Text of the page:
Even in my current house there were what I liked to call Unexplained Happenings. It was a grand old Victorian place, gone shabby over the decades, and the whole ground floor was blocked up. I got in through an outer stairway at the back, where they’d knocked in a door at the second floor. The creepiest place was the inner stairs that went up to the highest level. That’s where you could normally have gone down to the first floor too, if they weren’t all blocked up with panels. I heard things all the time on that hidden stairway. Mostly these noises were just below the range of real hearing. But often it was the almost imperceptible, quick melodic sound (boomp-boomp-boomp) of an animal’s feet ascending the hollow wood. I guess we had a feral cat living down there. But it made the back of my neck creep every time I heard it. Let’s just say I’m no specialist on hauntings and I never want to be. That’s Dylan’s thing and he’s welcome to it. My area was a little different. More practical, you might say.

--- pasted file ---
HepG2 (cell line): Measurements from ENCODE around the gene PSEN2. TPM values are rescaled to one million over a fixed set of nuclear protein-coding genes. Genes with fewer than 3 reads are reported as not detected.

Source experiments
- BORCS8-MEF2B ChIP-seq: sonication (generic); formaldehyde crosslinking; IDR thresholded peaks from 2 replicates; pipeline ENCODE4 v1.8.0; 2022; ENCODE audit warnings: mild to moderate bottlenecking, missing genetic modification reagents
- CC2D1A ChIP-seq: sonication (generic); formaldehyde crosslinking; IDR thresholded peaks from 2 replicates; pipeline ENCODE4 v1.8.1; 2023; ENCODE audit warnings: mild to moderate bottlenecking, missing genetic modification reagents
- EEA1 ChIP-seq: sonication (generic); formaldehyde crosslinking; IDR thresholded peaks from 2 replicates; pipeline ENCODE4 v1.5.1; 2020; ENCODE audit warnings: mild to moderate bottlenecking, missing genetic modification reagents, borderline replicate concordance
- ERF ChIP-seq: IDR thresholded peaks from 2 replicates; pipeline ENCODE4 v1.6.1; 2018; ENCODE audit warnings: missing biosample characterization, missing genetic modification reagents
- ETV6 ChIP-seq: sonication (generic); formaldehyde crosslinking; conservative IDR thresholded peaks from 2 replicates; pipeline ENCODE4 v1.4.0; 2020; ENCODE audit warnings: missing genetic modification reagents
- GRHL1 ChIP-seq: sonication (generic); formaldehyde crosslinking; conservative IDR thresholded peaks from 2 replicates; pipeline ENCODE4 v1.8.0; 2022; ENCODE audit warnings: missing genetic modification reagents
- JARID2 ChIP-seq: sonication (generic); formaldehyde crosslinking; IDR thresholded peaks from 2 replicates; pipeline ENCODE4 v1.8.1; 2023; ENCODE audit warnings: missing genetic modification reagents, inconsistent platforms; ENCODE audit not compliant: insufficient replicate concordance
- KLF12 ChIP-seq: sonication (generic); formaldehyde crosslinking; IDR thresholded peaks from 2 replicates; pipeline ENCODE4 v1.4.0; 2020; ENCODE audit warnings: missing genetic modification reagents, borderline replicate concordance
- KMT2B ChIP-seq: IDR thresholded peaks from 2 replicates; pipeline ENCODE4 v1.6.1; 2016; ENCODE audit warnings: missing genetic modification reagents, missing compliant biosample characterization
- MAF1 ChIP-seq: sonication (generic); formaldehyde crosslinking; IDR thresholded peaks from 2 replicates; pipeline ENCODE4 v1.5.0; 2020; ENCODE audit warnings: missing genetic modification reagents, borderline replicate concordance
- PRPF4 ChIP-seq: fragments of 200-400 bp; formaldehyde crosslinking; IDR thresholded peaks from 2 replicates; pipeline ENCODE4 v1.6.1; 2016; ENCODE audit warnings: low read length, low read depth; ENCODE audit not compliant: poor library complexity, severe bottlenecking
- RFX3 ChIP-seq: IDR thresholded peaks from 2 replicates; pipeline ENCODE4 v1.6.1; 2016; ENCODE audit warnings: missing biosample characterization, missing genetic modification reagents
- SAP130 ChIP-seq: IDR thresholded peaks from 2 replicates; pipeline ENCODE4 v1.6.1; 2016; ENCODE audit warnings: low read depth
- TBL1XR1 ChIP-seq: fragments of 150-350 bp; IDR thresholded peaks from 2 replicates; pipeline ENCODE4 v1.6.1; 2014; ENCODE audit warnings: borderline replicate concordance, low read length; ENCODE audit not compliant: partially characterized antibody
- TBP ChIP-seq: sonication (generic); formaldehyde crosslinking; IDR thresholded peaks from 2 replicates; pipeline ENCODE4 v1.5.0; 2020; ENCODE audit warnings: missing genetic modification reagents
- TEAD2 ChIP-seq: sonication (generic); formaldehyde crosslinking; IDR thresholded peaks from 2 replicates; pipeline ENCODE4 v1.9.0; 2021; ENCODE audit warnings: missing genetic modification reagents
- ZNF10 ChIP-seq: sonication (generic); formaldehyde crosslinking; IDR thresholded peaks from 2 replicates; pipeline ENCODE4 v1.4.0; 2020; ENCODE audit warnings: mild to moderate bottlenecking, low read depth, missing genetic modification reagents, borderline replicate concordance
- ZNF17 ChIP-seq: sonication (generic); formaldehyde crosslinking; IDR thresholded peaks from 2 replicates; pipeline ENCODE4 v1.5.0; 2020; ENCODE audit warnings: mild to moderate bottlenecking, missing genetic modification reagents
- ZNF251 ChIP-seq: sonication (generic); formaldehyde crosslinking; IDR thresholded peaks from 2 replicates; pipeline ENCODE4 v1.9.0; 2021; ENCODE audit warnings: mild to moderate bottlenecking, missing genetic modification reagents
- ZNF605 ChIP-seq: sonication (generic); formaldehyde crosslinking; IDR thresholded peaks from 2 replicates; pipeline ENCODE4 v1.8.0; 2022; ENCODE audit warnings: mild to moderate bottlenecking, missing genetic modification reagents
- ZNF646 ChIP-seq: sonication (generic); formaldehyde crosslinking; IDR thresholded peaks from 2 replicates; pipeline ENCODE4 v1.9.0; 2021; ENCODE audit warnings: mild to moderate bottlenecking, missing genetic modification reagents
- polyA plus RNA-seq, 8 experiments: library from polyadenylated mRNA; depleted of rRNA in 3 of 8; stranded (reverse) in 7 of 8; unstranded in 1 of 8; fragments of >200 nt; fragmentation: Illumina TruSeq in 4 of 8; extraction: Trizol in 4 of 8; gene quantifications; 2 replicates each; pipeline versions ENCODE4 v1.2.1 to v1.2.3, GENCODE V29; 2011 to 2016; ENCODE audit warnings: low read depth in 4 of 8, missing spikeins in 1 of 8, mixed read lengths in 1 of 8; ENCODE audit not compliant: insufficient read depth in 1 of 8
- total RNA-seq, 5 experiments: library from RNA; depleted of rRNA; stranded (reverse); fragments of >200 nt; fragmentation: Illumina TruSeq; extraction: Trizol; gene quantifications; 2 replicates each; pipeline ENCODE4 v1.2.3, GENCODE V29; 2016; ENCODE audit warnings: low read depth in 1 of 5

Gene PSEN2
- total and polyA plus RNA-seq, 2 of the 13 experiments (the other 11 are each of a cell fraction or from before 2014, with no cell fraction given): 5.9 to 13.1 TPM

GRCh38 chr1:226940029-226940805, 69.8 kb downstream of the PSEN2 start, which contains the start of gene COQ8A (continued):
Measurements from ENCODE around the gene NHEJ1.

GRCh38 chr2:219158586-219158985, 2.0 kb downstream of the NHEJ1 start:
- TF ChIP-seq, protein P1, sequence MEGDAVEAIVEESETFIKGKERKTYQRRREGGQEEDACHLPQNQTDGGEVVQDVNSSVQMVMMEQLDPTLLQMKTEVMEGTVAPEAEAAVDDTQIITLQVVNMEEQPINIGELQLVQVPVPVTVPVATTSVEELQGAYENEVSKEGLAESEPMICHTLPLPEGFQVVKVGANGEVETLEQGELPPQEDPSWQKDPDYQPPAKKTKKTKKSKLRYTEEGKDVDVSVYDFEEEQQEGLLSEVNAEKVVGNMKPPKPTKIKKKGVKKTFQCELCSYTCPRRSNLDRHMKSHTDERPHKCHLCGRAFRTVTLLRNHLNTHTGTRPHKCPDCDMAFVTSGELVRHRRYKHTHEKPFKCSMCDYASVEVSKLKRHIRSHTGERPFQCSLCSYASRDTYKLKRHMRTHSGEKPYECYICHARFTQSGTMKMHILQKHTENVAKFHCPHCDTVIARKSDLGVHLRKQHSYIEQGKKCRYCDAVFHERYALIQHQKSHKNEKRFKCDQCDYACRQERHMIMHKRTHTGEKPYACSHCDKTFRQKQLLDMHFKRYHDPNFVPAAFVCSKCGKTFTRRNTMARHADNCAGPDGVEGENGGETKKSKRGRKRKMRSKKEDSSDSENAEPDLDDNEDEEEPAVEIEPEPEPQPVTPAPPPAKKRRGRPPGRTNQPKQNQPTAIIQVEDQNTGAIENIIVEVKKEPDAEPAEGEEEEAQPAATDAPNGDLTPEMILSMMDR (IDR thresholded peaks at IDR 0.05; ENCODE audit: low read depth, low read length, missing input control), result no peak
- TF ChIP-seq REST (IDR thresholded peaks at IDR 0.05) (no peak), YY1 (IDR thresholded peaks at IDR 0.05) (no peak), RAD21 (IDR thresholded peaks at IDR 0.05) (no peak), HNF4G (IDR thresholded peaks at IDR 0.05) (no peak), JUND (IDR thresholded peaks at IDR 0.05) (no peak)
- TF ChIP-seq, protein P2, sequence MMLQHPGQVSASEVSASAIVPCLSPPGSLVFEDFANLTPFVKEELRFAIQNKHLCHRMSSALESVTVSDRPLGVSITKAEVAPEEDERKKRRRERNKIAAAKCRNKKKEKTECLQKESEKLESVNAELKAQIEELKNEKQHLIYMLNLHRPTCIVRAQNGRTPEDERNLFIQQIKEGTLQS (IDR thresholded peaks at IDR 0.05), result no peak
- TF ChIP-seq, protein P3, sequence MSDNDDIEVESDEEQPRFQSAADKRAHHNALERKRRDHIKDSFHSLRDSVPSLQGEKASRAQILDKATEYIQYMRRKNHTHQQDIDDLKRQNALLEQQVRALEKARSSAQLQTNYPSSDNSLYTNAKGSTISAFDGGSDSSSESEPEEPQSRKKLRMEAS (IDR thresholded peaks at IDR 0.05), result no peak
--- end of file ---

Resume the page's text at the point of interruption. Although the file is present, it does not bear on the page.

My little novel Indigo is set in this house, where I used to live. Pretty sure it was haunted. Or perhaps it was just like every other two-storey Victorian terrace in the area. Something about the architecture makes you feel really nervous on the first landing of the stairs. Too many doorways. Waaay too many points of attack. Architects take note.
Maybe I’ve already mentioned that I made a new page for Indigo at pinterest? I like having another dimension with the written word.
I also like the idea of sharing other people’s photos if they’ve read the novel and have an image they’d like to add. If you haven’t read Indigo yet, she’s here at Smashwords and she also has a prettier pdf download here at my blog. And she’s free! What a floozy! You’d better be quick because the sequel will be out soon. Actually, you needn’t be that quick, because she’s more of a perky novella than a novel.
So, pinterest … where copyright goes to die. What an alarming and intriguing new world is it for artists. I sometimes think it’s a little like the seventies and wonder when the party’s going to be catastrophically over. Until then: